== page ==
LittleBits, an “open source hardware” startup that makes electronic building blocks to design objects for work and play, has today announced the addition of two significant building blocks of its own: it has picked up $3.65 million in funding; and has signed a manufacturing deal with PCH International to scale up its business. The Series A round of funding was led by True Ventures, with participation from Khosla Ventures, O’Reilly AlphaTech Ventures and Lerer Ventures and will be used to staff up and expand the range of products from the 30 currently on offer.
Along with the rush of gadgets that have hit the big time thanks to Kickstarter, littleBits is part of a wider trend for tech startups based around hardware rather than software and services. But as much as it is an idea, the concept is also an ideal: founded by Ayah Bdeir, a TED Fellow and an alum of the MIT Media Lab (and heartily endorsed by Joi Ito, who participated in its seed round), the goal, she says, is to “break the boundary” between ourselves and electronics. “We spend more than seven hours with technological devices every day, yet most of us don’t even know how they work,” she says.
Part toy, part potentially useful prototyping aid, littleBits is a clever little system that lets people create electronic objects without any special skills. It looks a bit like Lego (although it makes a point on its site of emphasizing that it is not connected in any way), except that instead of interlocking pieces, littleBits works with small magnets to let users snap together pieces.
The pieces themselves have different functions — light, sound, sensors, buttons, thresholds, pulse, motors and so on — and when they are put together, they make a complete circuit. They are sold in an initial pack for $89, with the ability to purchase additional modules, and the range of objects that get created goes from fun toys — eg a sound-activated bubble maker — to more functional — eg a “personal doorbell” and “everything in between,” says Bedir.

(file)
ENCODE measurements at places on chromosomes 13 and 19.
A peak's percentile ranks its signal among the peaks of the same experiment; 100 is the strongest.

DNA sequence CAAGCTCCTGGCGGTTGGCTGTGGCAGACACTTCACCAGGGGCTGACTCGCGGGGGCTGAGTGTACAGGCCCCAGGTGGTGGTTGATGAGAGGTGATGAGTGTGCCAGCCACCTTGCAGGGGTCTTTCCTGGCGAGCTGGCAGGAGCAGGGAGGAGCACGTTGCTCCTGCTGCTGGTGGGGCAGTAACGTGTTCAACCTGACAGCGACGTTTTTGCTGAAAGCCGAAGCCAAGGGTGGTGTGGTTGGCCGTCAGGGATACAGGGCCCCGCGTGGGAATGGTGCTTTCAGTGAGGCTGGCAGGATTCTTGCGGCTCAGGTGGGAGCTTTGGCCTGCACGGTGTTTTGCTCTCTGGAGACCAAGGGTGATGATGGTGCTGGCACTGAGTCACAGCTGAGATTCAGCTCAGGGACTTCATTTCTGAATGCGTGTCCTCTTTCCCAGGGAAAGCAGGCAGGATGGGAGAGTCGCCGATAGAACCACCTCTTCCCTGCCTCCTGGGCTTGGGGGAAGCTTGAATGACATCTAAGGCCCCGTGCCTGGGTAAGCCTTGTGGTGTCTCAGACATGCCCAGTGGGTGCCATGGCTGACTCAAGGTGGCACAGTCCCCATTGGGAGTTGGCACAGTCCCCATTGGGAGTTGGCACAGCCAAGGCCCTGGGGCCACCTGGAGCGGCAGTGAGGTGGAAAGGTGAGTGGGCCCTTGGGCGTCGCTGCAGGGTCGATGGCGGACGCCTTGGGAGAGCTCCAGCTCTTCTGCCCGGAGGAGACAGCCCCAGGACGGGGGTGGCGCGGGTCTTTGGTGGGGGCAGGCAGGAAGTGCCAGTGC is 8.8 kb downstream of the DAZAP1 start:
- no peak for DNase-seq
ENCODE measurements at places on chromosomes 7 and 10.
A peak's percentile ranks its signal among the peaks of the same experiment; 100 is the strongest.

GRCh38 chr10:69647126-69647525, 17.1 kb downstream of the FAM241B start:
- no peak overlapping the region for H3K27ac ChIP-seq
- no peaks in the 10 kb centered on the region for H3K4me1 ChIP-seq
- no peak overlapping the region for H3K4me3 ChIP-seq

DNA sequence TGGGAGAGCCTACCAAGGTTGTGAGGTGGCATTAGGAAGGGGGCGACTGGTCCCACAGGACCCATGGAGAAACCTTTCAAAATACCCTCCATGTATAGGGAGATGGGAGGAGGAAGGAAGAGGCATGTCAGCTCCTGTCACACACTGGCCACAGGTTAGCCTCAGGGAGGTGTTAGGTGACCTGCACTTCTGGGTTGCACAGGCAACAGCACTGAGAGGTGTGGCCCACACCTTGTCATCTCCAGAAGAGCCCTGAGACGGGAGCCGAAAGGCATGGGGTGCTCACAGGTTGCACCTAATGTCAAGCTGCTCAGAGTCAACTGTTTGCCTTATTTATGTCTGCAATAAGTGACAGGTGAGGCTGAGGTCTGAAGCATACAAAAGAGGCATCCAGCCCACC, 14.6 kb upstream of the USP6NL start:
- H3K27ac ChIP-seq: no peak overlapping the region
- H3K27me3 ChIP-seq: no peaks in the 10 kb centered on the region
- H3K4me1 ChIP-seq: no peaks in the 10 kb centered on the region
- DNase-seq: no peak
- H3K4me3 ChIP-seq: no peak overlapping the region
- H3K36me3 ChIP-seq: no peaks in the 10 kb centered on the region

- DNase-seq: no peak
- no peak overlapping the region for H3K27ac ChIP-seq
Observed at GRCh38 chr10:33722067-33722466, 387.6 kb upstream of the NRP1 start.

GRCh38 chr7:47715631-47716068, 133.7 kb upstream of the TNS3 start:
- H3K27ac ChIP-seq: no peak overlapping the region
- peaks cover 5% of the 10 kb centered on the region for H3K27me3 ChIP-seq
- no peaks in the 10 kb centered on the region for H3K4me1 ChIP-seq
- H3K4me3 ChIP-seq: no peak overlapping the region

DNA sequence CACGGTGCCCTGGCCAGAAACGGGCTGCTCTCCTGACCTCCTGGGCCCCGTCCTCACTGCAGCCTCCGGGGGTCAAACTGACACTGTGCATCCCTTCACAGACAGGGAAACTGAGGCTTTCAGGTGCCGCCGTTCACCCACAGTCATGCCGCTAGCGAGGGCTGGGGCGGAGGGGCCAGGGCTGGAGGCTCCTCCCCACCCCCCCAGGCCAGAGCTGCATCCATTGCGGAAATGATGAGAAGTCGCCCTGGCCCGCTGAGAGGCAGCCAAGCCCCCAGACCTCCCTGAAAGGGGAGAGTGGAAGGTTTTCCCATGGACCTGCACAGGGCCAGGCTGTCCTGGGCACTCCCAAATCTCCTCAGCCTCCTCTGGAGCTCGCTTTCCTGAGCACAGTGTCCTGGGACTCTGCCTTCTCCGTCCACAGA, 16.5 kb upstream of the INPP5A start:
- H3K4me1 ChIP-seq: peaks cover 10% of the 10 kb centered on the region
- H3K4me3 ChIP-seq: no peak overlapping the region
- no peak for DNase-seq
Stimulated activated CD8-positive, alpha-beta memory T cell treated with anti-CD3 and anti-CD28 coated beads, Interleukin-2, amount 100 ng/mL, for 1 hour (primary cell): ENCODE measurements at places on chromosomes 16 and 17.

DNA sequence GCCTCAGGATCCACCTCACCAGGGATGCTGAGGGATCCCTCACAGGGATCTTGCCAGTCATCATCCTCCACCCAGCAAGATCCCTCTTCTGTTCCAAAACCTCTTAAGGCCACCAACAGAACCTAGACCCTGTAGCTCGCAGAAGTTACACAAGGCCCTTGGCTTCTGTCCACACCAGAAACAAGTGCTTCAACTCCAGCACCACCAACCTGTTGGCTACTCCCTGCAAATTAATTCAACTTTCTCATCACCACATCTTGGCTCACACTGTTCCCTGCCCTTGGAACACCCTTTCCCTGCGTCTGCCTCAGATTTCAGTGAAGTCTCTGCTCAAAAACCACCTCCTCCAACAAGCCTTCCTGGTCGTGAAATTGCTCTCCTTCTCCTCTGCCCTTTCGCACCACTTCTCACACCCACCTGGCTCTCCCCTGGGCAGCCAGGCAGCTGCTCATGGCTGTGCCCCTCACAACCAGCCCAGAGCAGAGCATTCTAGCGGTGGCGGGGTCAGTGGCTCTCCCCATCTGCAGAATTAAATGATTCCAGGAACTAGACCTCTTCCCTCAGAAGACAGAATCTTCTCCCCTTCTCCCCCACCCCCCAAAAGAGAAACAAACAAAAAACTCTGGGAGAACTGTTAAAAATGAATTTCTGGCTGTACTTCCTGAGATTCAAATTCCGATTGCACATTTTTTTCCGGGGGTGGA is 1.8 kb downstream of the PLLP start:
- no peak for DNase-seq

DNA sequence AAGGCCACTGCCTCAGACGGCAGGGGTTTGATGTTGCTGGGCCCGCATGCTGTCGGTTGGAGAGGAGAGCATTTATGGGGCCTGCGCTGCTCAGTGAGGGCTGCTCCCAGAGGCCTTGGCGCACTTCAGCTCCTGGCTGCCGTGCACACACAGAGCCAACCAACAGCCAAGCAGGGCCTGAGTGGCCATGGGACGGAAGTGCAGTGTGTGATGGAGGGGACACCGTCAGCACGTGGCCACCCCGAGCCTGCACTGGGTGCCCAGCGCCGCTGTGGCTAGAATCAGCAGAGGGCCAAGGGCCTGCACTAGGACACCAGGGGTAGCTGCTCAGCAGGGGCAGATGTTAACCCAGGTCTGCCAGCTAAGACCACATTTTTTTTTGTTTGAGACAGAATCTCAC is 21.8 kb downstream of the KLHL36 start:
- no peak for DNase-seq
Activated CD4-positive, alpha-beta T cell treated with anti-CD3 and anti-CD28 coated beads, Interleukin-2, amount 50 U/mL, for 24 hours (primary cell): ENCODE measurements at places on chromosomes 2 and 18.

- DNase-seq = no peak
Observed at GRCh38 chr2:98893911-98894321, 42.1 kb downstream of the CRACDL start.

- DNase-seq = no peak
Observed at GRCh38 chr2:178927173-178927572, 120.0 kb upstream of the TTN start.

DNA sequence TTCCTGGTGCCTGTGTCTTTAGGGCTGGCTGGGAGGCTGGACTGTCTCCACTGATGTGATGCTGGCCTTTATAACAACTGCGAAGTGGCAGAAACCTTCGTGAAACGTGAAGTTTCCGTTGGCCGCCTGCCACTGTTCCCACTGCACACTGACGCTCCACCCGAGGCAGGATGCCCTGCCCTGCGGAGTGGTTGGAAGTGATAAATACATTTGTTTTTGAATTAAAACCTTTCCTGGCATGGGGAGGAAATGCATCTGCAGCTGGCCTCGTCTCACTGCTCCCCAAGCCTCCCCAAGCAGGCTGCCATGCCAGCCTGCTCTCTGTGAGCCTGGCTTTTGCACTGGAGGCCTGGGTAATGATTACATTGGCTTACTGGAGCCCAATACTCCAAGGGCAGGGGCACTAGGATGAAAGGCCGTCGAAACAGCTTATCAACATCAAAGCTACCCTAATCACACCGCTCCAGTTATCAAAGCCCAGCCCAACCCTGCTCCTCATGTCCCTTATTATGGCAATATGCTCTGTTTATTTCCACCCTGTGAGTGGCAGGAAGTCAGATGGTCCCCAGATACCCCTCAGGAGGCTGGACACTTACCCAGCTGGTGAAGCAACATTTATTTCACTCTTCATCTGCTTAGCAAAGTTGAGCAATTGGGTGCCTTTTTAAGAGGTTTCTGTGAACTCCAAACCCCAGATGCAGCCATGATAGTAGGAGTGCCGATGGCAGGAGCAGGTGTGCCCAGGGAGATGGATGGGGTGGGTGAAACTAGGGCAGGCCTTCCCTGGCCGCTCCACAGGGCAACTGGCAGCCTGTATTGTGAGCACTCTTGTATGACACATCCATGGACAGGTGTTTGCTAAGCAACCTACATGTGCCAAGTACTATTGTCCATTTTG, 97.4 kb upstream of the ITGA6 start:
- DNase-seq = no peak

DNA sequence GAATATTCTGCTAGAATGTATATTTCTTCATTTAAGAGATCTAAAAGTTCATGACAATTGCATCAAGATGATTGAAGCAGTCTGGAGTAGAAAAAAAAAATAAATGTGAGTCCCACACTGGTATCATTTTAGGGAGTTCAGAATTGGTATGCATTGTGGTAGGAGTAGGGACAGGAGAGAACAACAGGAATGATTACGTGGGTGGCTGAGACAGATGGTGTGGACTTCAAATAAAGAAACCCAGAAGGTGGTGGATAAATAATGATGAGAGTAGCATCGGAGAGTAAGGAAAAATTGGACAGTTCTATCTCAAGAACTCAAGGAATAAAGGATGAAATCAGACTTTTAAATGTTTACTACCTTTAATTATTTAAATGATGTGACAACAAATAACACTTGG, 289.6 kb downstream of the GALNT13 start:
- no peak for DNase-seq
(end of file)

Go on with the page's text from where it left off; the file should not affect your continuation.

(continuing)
And this is where the open-source part of the description kicks in — users are then encouraged to upload their creations to the site, and to share techniques for making new objects from the modules.
In a startup world that has been dominated of late by software and services startups — fuelled by the rise of the internet and gadgets to surf it that largely exclude all but the very biggest players in the hardware sphere, while at the same time enabling great innovation and new stuff in the software sphere — it’s interesting to see the rise of littleBits and the reaction it has among VCs.
“Ayah is exactly the type of founder we strive to work with at True, and her passion for building a platform that inspires and propels the creativity of the world’s next generations of creators aligns perfectly with our mission,” noted Jon Callaghan, co-founder True Ventures in a statement. “littleBits is a product that captures the imagination and has the potential to dramatically change the way the world thinks about education and play in the digital era.”
Still, Bdeir noted to me that “Getting funding for a hardware company is definitely not a walk in the park.” She points out that because hardware is capital intensive, you have to deal with lots of external forces (moving atoms around, shipping, taxes, laws, factories, inventory, price of raw material) and so on. “A lot of VCs say ‘it’s too much of a real business.’ I definitely had a much smaller pool of investors to pick from when I was raising money, and I would always ask myself first ‘are they hardware-friendly?'”
Educational play it may be — about 60-70 percent or of buyers are parents and kids, 20 percent are schools and educators and the rest are hobbyists and electronic enthusiasts — but Joi Ito likens what littleBits is doing in hardware to what has happened in open-source software:
“Open source software lowered the costs of innovation for software and Internet services and pushed it from big companies to startups. The same thing is now happening in hardware, and littleBits is one of the companies leading the way.” Indeed, while littleBits has a distinctly educational feel to it, you can see how this could be used on a more industrial or wider scale to achieve a similar kind of level of innovation and reduction in cost.
(Other investors in littleBits’ seed round included Nicholas Negroponte, the founder of the MIT Media Lab and of the One Laptop per Child Association, as well as Taha Mikati, Fadi Ghandour, Josh Spear, Jason Port, Joanne Wilson and Salah Chamma.)
The PCH International deal will see the company begin manufacturing littleBits starting in August, an important move because the company is currently “overrun” with orders. Bdeir tells me that it’s not releasing sold numbers yet but notes that in the first two weeks that it launched, in December 2011, it sold over 2,000 units.
But PCH will also be doing significantly more: littleBits has signed over its logistics and supply chain management to PCH, making it the youngest-ever company to partner with PCH in this way. The deal means that littleBits will be able to keep the cost of the product relatively affordable, as well as scale up and sell more. And it’s a very good sign for future hardware entrepreneurs of one route they can take to attack the issue of scale when they are still small.